RE: Changing 2D CAD systems - or not


What is a "terminal workstation"? I recall terminals from my old UNIX days. They are not a good idea for CAD.

Sooner or later, you have to upgrade your software. This may happen abruptly when you upgrade your OS. This will be a nasty surprise if you are in the middle of a big, time critical project. If you have slack time to do it now, do it now.

I don't recall AutoCAD being particularly hard to run. For all 2D CAD programs, you have to figure out the object snaps. If your people are too dumb to run AutoCAD, I would wonder what else they are too dumb to do.


RE: Changing 2D CAD systems - or not


It's running Creo nicely. It runs AutoCAD well (or at least it did until recently, so there may be a bug fix outstanding), and it won't support ExpertCAD well. It runs up to 4 monitors.

The main downsides I see to virtual is it won't do user-specific devices (e.g. Spaceball, fancy mouse/keyboard), it won't support many user-specific application "settings" since each profile is flashed to an identical starting point each time. The upside is that once you live in that environment, you get centralized backups, excellent support from remote locations, fast file access to "network" locations since the VMWare lives in the server room, low cost per user. You can have high performance graphics cards / CPUs and large available RAM installed on the server to support heavy engineering applications.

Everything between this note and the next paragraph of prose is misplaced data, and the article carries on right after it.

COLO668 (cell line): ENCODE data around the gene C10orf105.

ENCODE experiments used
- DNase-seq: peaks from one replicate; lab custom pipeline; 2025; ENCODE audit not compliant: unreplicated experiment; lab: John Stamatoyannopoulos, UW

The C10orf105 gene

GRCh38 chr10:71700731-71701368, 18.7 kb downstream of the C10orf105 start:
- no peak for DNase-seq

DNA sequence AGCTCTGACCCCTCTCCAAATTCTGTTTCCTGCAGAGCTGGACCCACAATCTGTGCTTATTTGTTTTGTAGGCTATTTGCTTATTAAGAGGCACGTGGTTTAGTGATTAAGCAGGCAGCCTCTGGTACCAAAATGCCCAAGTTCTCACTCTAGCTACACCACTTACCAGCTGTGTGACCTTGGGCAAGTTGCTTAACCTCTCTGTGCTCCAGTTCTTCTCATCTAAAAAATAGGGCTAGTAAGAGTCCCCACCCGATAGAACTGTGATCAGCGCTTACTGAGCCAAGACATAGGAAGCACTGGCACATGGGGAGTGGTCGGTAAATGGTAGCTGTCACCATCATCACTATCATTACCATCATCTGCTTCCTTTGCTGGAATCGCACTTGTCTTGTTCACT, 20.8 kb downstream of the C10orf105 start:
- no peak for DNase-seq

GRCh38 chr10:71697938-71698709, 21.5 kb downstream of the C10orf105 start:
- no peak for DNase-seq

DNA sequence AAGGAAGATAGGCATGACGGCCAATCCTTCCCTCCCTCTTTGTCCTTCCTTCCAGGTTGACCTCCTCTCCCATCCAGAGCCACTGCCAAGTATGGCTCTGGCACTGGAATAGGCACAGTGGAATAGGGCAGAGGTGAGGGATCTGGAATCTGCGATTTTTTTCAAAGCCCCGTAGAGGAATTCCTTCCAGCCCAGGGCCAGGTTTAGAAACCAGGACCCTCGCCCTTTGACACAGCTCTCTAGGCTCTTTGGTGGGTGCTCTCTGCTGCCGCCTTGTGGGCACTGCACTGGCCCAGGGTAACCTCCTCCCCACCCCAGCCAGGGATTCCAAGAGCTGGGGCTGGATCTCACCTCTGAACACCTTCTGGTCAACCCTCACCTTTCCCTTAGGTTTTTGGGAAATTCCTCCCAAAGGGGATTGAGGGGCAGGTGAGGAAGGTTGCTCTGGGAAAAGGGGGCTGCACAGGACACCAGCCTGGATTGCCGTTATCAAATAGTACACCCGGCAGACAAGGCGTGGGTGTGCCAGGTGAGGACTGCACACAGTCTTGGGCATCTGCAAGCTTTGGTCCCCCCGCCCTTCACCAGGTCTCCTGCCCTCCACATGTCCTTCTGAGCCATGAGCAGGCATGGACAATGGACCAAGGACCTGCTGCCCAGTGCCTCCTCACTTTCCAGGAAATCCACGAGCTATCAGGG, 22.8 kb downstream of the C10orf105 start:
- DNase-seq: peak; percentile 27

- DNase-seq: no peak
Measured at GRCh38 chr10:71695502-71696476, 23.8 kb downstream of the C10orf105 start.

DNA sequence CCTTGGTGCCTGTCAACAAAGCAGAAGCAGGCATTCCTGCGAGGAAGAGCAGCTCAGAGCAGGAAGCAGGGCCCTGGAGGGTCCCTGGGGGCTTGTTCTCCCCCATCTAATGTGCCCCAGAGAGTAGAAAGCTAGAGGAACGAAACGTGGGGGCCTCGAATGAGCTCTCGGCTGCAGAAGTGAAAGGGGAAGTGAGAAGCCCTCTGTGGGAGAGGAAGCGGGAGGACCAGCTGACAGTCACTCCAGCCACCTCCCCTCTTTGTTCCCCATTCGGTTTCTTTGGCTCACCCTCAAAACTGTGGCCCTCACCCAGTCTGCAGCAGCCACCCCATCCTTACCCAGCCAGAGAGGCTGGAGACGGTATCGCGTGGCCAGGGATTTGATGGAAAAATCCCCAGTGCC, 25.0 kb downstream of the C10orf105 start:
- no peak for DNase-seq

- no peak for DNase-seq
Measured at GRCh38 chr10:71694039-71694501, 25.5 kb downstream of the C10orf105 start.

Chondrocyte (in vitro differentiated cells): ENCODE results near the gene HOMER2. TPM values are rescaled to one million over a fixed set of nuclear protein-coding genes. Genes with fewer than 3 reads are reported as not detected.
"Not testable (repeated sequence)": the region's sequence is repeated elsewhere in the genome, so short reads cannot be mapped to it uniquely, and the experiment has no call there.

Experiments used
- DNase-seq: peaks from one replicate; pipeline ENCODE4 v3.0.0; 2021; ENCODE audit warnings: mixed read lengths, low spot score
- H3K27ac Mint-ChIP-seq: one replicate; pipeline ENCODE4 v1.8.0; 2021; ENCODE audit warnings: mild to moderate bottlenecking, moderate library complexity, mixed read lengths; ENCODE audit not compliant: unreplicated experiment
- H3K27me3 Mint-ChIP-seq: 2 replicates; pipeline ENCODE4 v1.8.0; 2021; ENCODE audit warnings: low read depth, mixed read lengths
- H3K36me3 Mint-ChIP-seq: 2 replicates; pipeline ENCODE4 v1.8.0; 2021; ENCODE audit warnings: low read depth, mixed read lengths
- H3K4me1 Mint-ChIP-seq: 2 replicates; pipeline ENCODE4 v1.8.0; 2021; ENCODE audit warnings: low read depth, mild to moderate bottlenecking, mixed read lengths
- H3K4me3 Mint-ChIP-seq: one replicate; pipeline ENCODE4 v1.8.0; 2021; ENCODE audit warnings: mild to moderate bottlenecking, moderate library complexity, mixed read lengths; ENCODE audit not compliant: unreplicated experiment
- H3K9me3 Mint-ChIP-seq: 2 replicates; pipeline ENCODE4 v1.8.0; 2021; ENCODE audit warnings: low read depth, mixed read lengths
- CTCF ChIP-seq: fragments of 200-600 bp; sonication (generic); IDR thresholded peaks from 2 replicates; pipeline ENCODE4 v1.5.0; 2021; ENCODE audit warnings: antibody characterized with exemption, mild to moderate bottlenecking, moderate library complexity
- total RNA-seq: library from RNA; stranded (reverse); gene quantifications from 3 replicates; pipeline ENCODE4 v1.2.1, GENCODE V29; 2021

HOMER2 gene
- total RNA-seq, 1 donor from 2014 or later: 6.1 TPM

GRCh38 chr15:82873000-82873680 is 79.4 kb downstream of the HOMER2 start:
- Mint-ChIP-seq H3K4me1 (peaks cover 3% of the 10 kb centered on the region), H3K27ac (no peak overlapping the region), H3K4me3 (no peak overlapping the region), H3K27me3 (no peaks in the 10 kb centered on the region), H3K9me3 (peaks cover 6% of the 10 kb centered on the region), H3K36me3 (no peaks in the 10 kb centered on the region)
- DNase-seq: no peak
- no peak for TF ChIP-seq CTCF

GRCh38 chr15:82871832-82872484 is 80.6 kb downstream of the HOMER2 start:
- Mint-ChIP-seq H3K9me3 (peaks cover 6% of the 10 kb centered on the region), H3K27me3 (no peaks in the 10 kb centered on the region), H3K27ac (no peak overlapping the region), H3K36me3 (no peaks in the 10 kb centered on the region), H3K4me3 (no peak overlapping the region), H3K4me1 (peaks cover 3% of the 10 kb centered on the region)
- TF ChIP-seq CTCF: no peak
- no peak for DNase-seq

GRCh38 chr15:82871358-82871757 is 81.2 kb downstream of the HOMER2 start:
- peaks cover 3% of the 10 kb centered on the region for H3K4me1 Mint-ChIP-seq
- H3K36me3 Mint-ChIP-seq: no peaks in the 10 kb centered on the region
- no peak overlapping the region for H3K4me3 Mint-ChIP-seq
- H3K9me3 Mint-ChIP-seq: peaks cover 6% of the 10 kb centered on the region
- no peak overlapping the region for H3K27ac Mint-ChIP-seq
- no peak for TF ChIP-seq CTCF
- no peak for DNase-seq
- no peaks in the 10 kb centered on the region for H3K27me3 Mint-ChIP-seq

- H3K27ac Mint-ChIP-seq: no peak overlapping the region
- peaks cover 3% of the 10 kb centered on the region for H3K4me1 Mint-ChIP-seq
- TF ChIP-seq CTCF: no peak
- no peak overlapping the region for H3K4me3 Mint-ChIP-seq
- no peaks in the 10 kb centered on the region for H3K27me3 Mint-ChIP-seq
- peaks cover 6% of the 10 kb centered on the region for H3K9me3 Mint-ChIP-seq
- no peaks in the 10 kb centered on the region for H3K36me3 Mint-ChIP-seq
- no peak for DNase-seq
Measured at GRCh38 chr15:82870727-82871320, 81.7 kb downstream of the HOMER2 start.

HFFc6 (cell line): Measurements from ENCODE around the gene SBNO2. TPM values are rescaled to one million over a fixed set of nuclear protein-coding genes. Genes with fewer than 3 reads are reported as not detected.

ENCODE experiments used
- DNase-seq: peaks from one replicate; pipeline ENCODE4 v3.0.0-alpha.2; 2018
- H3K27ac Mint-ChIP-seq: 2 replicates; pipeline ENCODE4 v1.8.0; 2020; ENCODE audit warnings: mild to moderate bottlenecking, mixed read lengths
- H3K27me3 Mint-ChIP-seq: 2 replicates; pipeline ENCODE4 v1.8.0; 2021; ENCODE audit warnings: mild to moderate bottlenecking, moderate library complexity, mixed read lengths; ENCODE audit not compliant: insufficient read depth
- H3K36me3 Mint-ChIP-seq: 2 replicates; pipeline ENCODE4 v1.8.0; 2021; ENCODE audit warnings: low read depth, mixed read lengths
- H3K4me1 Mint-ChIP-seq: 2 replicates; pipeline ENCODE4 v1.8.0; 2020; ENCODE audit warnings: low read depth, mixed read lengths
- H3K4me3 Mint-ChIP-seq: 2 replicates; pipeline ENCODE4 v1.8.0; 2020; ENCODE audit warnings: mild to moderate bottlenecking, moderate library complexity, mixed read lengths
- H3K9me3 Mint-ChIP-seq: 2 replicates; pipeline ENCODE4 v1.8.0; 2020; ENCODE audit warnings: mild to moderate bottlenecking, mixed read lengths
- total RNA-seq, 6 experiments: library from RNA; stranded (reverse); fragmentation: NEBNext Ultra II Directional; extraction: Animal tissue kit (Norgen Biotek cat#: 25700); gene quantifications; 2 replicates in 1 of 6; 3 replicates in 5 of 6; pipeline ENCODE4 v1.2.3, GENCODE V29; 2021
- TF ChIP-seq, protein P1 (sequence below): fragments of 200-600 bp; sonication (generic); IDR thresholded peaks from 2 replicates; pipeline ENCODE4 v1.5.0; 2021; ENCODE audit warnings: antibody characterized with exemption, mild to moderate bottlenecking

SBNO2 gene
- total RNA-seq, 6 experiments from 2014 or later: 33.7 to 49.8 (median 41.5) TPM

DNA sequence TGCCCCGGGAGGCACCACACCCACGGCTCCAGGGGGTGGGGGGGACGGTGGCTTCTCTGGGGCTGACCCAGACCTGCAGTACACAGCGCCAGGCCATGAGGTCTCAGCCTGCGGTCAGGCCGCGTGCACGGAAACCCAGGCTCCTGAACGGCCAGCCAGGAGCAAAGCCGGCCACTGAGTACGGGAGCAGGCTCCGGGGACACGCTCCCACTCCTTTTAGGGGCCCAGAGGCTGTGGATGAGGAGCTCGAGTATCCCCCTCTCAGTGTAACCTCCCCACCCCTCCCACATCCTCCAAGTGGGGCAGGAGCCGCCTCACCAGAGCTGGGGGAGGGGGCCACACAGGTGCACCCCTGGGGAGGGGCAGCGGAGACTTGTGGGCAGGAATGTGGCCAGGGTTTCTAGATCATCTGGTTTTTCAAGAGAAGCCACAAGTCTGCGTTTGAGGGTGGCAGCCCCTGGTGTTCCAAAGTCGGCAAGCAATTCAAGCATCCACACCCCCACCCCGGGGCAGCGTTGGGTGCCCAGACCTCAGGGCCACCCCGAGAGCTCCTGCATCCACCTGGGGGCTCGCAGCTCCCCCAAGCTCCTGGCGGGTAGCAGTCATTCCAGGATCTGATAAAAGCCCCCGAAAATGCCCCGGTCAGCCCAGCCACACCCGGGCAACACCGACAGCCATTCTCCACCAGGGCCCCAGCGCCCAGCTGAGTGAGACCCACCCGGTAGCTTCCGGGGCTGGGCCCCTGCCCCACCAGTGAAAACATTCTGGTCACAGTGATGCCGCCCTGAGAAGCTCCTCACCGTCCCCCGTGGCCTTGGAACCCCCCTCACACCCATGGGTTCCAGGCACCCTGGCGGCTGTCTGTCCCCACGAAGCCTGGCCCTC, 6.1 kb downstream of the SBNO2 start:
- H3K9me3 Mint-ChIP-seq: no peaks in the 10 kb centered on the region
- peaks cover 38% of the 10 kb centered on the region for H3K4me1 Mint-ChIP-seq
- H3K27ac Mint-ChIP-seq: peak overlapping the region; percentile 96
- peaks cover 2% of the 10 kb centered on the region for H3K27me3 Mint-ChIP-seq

RE: Changing 2D CAD systems - or not

Have you gone the other way, requested that IT pay what it would take to have a competent external party transfer all your ExpertCAD files (or at least any you suspect may need it erring on the side of creating extras not missing any) to new CAD system that does work to terminal based system.

Posting guidelines FAQ731-376: Eng-Tips.com Forum Policies http://eng-tips.com/market.cfm? (probably not aimed specifically at you)
What is Engineering anyway: FAQ1088-1484: In layman terms, what is "engineering"?

RE: Changing 2D CAD systems - or not

Save your current system until you your old files are moved to a new software.
Too keep up with competition, I suggest move up to 3D (with MS Windows), and eventually import your old files.

Chris, CSWP
SolidWorks '16
ctophers home
SolidWorks Legion

Red Flag This Post

Please let us know here why this post is inappropriate. Reasons such as off-topic, duplicates, flames, illegal, vulgar, or students posting their homework.

Red Flag Submitted

Thank you for helping keep Eng-Tips Forums free from inappropriate posts.
The Eng-Tips staff will check this out and take appropriate action.

Reply To This Thread

Posting in the Eng-Tips forums is a member-only feature.

Click Here to join Eng-Tips and talk with other members!


Close Box

Join Eng-Tips® Today!

Join your peers on the Internet's largest technical engineering professional community.
It's easy to join and it's free.

Here's Why Members Love Eng-Tips Forums:

Register now while it's still free!

Already a member? Close this window and log in.

Join Us             Close